"genius" might be cited by the thousand. Look only at the famous "Sketch Book;" its recent republication has placed it within the reach of every one of our readers. Look at the Sprig of Shelalegh, the rollicking, whiskey drinking, fighting, devil-may-care expression he has thrown into that piece of wood; turn to the sheet wherein he has recorded his Recollections of the Court of Common Pleas, and study the group of lawyers' and witnesses' faces therein contained. There is "genius" for you, if you will. If you are overworked, turn to them; they will do you good, for they will not only make you merry, but force upon you the conviction that the conception which created them was essentially original. It is this delightful originality of George Cruikshank which constitutes his genius.
"No plan!" "no ambition!" "not much industry!" so at least said Lockhart. We may doubt whether even at the time it was spoken this charge had any foundation of truth to rest upon; an answer to it at least will be found in the fact that, before the mysterious spell had fallen upon him we shall presently have to describe, this sterling and indefatigable genius had already produced thousands upon thousands of miraculous little drawings. From the mass of these wonderful creations we propose now to select a few examples, choosing them in the first instance from a graver type than some we shall presently have to consider.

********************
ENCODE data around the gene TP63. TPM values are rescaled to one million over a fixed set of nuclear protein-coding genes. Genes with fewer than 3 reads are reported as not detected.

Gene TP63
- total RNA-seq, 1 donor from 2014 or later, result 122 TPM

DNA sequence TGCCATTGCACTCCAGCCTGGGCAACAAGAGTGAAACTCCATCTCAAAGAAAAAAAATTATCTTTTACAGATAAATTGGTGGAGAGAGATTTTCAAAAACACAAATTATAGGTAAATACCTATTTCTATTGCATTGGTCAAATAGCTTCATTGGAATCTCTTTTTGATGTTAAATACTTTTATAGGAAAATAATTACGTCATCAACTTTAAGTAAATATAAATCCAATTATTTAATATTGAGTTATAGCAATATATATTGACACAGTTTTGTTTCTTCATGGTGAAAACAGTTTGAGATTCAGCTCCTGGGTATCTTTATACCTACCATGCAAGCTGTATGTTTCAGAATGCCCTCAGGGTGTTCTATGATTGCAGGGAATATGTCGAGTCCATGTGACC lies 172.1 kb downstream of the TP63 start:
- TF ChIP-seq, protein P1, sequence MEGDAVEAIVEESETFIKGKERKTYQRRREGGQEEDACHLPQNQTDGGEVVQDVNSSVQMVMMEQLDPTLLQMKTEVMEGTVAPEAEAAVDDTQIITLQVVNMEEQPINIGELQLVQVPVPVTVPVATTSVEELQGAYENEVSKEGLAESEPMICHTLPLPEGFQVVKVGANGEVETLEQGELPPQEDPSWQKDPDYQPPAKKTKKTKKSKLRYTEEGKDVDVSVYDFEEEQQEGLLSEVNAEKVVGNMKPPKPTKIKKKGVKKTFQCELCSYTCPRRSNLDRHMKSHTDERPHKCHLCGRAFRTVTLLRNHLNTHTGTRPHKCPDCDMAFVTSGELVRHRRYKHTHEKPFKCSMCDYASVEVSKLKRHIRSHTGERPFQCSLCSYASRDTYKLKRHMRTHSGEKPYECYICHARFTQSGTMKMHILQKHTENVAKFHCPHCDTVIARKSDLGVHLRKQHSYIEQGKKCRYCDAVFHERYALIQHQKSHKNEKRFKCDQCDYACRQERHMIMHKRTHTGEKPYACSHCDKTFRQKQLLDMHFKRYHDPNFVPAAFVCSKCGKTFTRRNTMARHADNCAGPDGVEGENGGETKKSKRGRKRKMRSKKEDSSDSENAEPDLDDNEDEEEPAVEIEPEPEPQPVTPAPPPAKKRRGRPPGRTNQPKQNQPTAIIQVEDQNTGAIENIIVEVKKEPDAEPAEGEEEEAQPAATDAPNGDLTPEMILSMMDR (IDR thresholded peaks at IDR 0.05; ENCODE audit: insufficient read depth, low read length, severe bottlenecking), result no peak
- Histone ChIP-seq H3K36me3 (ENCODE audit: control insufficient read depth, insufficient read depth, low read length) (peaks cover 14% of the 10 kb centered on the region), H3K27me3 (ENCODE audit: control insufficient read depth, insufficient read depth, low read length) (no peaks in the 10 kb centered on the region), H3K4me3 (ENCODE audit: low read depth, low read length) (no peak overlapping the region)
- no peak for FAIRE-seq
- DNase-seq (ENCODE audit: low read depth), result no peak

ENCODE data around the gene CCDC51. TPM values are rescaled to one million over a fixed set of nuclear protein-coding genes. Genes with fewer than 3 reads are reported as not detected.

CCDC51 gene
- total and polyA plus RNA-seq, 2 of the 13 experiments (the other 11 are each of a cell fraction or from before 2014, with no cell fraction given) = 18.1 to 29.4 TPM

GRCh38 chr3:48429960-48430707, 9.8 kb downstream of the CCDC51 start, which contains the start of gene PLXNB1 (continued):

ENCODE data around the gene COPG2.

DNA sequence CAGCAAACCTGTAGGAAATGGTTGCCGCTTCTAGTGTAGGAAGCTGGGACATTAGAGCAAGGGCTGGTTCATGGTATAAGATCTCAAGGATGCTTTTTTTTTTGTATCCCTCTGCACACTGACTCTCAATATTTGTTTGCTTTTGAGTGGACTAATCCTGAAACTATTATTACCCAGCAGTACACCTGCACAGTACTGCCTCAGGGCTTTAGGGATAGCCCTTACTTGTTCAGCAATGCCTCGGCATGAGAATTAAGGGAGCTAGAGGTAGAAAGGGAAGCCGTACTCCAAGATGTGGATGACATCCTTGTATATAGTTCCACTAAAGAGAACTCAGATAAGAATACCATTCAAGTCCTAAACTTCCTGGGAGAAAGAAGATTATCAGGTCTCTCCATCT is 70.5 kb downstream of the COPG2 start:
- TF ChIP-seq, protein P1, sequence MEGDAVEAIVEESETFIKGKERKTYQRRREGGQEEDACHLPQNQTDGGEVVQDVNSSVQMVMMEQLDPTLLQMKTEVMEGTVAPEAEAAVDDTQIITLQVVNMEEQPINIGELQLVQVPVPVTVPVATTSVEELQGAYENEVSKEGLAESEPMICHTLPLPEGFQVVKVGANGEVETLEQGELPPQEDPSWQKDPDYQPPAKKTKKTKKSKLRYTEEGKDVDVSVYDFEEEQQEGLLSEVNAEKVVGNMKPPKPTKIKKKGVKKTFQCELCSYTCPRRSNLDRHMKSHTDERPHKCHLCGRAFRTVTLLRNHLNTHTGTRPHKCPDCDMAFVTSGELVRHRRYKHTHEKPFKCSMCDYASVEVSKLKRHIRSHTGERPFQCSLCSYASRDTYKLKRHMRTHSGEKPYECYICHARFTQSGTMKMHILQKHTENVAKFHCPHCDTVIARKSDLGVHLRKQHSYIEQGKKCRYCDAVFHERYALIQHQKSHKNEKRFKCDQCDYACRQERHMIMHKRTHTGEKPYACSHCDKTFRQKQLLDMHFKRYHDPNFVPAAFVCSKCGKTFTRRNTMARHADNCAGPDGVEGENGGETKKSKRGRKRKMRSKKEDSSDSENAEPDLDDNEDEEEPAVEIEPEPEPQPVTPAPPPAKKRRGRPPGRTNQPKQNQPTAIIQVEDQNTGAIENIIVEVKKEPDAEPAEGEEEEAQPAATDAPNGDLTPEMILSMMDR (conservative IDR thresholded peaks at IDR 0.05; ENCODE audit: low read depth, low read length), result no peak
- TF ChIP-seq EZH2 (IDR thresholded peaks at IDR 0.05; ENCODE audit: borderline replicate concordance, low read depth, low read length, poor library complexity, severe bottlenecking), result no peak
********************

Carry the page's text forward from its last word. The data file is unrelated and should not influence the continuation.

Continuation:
"Greenwich Hospital" gives us one of the very best drawings which Cruikshank ever designed. The scene of the Point of Honour is laid on board the Triumph, at Spithead, at the time of the famous mutiny. A detachment of marines with shouldered arms are drawn up on the quarter deck, their drummer is beating to quarters, while all hands are assembled to witness a degrading and demoralizing spectacle,—a sailor, with his shoulders bare and his hands tied to the triangles, about to receive punishment for disobedience to orders. Conspicuous amongst the figures are two little middies, habited in the strange naval uniform of sixty years ago. The illustration to The Braintrees, at page 90 of the "Three Courses and a Dessert" is a marvellous specimen, not only of the graphic power of the